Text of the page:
Auditing in Salesforce : For any platform, proper audit mechanisms ensure complete security and compliance of the system. Proper audit mechanisms ensure complete information about the system, which can be reviewed in an event of a potential security breach or even system downtime. However, a common misconception is that the audit mechanisms secure the platform. This is not true at all. An audit doesn’t secure the system, rather it ensures, that all the security practices and policies are in place. In an organization, there is a compliance team, who generally perform the periodical audits, and document the audit results. These audit results are reviewed with the top management. Salesforce doesn’t document any best practice for Audits, but we can make use of certain components, to conduct an audit.
Checking record modification fields
Every object will have fields that store key information such as who has created the record, who modified it last, and who accessed it. This provides the very information about the records. For example, there is a customer case created, and later some other users accepted it. Through auditing in Salesforce, we can find out the complete trail of the case record, like who created, who accepted it, and who was the last person who worked on it.
Login history will elaborate on all the data pertaining to logins to the Salesforce platform. It will show the successful logins, as well as failed login attempts for the last six months. As an admin, we can always monitor the login attempts to the org and the communities. The login history page will display 20000 records at a time, that will span for the last 6 months. If we want to analyze this data in detail, then we can download it in CSV or GZIP format, and analyze it on our system. Login history will elaborate on the following details.
- HTTP Login Method: This will provide the information in the HTTP method used for the session login. The value could be either GET, POST, or unknown. This will help to identify if a user unintentionally exposed his credentials through a GET request. GET request is often used by the attackers to retrieve information from a website, once the TCP connection is established.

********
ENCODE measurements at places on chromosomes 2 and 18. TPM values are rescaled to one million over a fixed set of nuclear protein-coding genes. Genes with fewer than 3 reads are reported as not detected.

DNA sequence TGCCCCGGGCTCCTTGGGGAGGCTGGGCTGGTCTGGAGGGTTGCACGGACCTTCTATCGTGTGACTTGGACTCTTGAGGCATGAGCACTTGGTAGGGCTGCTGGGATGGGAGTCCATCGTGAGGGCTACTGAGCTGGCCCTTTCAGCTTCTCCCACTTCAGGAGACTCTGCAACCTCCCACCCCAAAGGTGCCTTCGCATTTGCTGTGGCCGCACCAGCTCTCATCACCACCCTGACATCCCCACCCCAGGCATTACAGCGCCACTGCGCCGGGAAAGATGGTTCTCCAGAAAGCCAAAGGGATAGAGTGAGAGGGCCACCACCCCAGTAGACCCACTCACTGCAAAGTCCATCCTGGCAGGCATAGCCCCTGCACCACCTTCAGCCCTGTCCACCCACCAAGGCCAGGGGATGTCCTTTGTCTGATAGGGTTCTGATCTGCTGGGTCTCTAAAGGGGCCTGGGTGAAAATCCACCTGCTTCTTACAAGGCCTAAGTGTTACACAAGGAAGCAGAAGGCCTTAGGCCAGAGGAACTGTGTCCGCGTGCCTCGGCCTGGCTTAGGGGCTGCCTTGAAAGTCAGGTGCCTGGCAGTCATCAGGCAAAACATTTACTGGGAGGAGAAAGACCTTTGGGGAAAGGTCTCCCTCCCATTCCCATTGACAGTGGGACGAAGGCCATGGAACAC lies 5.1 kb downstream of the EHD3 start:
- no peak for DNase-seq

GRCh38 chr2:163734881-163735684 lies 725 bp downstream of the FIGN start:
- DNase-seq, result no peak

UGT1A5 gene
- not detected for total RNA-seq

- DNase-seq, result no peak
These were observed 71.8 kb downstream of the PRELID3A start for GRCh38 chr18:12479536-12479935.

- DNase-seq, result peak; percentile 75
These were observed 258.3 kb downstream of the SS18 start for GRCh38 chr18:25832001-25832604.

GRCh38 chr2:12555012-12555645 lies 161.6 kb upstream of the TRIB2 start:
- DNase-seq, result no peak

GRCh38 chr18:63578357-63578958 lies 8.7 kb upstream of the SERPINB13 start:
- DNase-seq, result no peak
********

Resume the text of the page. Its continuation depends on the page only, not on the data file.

- SAML Single Sign-On: This will elaborate if the org uses SAML SSO identity provider certificates or not.
- My Domain: This will show if the user is logging in with My Domain URL.
- License Manager Users: This will provide information about users who are associated with the License Management APP.
Accessing Login History
Go to Setup, and from the quick find box, go to “Login History”. If you want to see the data in a specified view, click on “Create New View”.Different filters can be used for creating views. In a view, we can have only 15 records per page. Click on the “Download Now” option to download the login history data.
Field History Tracking
In Salesforce, we can track certain specified fields. The history of the tracked field can be accessed. Field history data is retained for the last 18 months. The storage of the field history data is not counted in the allocated storage for org. So, the field history data is no going to eat up the org storage limit. Field history can be tracked for both the custom objects as well as standard objects. We can also disable the tracking when it is not required. To do this, we can go to the management settings for the Object, and then go to fields. On that field click on “Set History Tracking”.
For example, you want to disable the tracking for Account, then uncheck the option “Enable Account History”. If you want to enable it back, check the box. With the help of Field Audit Trail, we can retain the archived field history data for 10 years. Some of the global standards such as HIPAA and GDPR mandates retention of the archive data, and that is where this utility can be extremely handy.
Setting up Audit Trail
Setup is just like the control panel of the Salesforce. We can configure and manage everything from the Setup module. Hence, we must keep a trail of all the changes that have been made up to the Setup. This can be done by setting up the audit trail. This can be done in a few simple steps given below.
- Go to Setup.
- From the quick find box, go to “View Setup Audit Trail”.
- Click on the “Download” option to download the setup history for the last 180 days.